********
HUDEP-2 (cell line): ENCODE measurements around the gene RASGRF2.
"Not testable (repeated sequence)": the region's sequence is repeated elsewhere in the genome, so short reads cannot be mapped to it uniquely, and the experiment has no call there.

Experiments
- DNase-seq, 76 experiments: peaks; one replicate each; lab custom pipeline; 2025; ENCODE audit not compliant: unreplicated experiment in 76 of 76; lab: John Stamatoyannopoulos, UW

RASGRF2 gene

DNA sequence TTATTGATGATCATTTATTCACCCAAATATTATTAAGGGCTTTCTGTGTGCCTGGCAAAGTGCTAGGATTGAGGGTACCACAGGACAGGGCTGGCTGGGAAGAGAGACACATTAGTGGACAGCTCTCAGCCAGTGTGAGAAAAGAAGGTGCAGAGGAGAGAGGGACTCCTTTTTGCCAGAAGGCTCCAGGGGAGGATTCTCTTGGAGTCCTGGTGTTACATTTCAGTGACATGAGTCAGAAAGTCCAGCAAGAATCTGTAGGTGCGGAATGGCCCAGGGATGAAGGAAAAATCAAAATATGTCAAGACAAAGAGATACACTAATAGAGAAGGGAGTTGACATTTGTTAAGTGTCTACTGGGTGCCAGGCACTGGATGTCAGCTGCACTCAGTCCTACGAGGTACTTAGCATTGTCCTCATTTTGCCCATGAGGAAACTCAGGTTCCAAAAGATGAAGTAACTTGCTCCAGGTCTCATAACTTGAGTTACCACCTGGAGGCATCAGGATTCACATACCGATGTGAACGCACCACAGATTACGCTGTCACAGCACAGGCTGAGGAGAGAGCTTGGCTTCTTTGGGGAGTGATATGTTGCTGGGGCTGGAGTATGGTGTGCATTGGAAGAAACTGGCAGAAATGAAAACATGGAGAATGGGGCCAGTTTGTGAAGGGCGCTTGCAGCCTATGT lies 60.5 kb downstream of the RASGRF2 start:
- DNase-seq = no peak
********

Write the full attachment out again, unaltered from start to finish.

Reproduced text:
HUDEP-2 (cell line): ENCODE measurements around the gene RASGRF2.
"Not testable (repeated sequence)": the region's sequence is repeated elsewhere in the genome, so short reads cannot be mapped to it uniquely, and the experiment has no call there.

Experiments
- DNase-seq, 76 experiments: peaks; one replicate each; lab custom pipeline; 2025; ENCODE audit not compliant: unreplicated experiment in 76 of 76; lab: John Stamatoyannopoulos, UW

RASGRF2 gene

DNA sequence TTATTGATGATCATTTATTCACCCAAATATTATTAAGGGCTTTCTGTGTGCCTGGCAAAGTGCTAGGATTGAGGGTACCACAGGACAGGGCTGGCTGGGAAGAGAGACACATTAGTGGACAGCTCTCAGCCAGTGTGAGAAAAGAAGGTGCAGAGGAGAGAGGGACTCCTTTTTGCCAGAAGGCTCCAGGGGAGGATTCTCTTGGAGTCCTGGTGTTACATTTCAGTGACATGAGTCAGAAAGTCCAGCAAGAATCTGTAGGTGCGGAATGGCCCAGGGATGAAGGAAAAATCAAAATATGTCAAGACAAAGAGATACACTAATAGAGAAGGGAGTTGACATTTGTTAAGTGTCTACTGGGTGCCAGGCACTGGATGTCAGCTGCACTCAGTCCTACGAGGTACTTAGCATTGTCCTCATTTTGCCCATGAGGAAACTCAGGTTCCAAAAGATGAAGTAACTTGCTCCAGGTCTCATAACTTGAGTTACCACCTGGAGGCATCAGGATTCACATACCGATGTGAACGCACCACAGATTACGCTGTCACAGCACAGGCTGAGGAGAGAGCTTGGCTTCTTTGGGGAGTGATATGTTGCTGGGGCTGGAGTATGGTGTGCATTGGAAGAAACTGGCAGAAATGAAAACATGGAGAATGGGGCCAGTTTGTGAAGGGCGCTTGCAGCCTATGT lies 60.5 kb downstream of the RASGRF2 start:
- DNase-seq = no peak